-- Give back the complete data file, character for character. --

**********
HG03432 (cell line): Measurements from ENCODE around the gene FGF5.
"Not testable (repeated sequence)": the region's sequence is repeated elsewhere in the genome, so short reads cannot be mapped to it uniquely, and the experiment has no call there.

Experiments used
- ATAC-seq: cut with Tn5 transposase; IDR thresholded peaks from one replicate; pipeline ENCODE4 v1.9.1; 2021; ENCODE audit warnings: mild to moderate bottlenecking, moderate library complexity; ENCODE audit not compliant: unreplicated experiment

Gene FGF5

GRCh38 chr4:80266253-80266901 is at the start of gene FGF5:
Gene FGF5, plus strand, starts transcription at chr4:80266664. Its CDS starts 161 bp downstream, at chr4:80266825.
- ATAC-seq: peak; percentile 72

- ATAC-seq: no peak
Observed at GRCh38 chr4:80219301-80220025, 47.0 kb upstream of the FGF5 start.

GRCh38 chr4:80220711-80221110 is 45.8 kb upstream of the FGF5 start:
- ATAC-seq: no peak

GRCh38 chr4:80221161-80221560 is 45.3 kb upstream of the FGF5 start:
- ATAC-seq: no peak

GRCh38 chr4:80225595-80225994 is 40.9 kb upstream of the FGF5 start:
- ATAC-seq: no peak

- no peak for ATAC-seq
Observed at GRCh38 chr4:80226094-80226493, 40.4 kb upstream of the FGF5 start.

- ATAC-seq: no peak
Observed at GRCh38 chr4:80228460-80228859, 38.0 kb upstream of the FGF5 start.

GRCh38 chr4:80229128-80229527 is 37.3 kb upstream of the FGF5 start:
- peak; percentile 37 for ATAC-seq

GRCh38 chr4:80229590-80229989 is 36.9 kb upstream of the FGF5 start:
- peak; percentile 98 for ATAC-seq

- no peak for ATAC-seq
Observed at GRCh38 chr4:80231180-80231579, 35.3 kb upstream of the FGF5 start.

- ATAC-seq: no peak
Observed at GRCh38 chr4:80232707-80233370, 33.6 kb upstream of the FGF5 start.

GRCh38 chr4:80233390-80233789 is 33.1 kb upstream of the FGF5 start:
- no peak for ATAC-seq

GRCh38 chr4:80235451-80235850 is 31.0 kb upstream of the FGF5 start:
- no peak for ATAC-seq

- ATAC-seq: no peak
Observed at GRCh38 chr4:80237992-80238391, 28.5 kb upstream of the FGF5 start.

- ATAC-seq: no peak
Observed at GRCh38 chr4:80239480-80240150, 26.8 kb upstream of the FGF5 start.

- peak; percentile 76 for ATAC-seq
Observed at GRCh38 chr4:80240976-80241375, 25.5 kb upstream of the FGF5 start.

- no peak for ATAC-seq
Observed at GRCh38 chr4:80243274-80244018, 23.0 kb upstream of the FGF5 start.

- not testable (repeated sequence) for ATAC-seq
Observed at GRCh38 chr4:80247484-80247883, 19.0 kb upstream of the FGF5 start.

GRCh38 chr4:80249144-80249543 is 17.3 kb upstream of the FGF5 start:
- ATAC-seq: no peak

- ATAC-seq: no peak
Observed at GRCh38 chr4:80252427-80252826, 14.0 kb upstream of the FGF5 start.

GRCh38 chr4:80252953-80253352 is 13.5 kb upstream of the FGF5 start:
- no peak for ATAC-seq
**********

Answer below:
HG03432 (cell line): Measurements from ENCODE around the gene FGF5.
"Not testable (repeated sequence)": the region's sequence is repeated elsewhere in the genome, so short reads cannot be mapped to it uniquely, and the experiment has no call there.

Experiments used
- ATAC-seq: cut with Tn5 transposase; IDR thresholded peaks from one replicate; pipeline ENCODE4 v1.9.1; 2021; ENCODE audit warnings: mild to moderate bottlenecking, moderate library complexity; ENCODE audit not compliant: unreplicated experiment

Gene FGF5

GRCh38 chr4:80266253-80266901 is at the start of gene FGF5:
Gene FGF5, plus strand, starts transcription at chr4:80266664. Its CDS starts 161 bp downstream, at chr4:80266825.
- ATAC-seq: peak; percentile 72

- ATAC-seq: no peak
Observed at GRCh38 chr4:80219301-80220025, 47.0 kb upstream of the FGF5 start.

GRCh38 chr4:80220711-80221110 is 45.8 kb upstream of the FGF5 start:
- ATAC-seq: no peak

GRCh38 chr4:80221161-80221560 is 45.3 kb upstream of the FGF5 start:
- ATAC-seq: no peak

GRCh38 chr4:80225595-80225994 is 40.9 kb upstream of the FGF5 start:
- ATAC-seq: no peak

- no peak for ATAC-seq
Observed at GRCh38 chr4:80226094-80226493, 40.4 kb upstream of the FGF5 start.

- ATAC-seq: no peak
Observed at GRCh38 chr4:80228460-80228859, 38.0 kb upstream of the FGF5 start.

GRCh38 chr4:80229128-80229527 is 37.3 kb upstream of the FGF5 start:
- peak; percentile 37 for ATAC-seq

GRCh38 chr4:80229590-80229989 is 36.9 kb upstream of the FGF5 start:
- peak; percentile 98 for ATAC-seq

- no peak for ATAC-seq
Observed at GRCh38 chr4:80231180-80231579, 35.3 kb upstream of the FGF5 start.

- ATAC-seq: no peak
Observed at GRCh38 chr4:80232707-80233370, 33.6 kb upstream of the FGF5 start.

GRCh38 chr4:80233390-80233789 is 33.1 kb upstream of the FGF5 start:
- no peak for ATAC-seq

GRCh38 chr4:80235451-80235850 is 31.0 kb upstream of the FGF5 start:
- no peak for ATAC-seq

- ATAC-seq: no peak
Observed at GRCh38 chr4:80237992-80238391, 28.5 kb upstream of the FGF5 start.

- ATAC-seq: no peak
Observed at GRCh38 chr4:80239480-80240150, 26.8 kb upstream of the FGF5 start.

- peak; percentile 76 for ATAC-seq
Observed at GRCh38 chr4:80240976-80241375, 25.5 kb upstream of the FGF5 start.

- no peak for ATAC-seq
Observed at GRCh38 chr4:80243274-80244018, 23.0 kb upstream of the FGF5 start.

- not testable (repeated sequence) for ATAC-seq
Observed at GRCh38 chr4:80247484-80247883, 19.0 kb upstream of the FGF5 start.

GRCh38 chr4:80249144-80249543 is 17.3 kb upstream of the FGF5 start:
- ATAC-seq: no peak

- ATAC-seq: no peak
Observed at GRCh38 chr4:80252427-80252826, 14.0 kb upstream of the FGF5 start.

GRCh38 chr4:80252953-80253352 is 13.5 kb upstream of the FGF5 start:
- no peak for ATAC-seq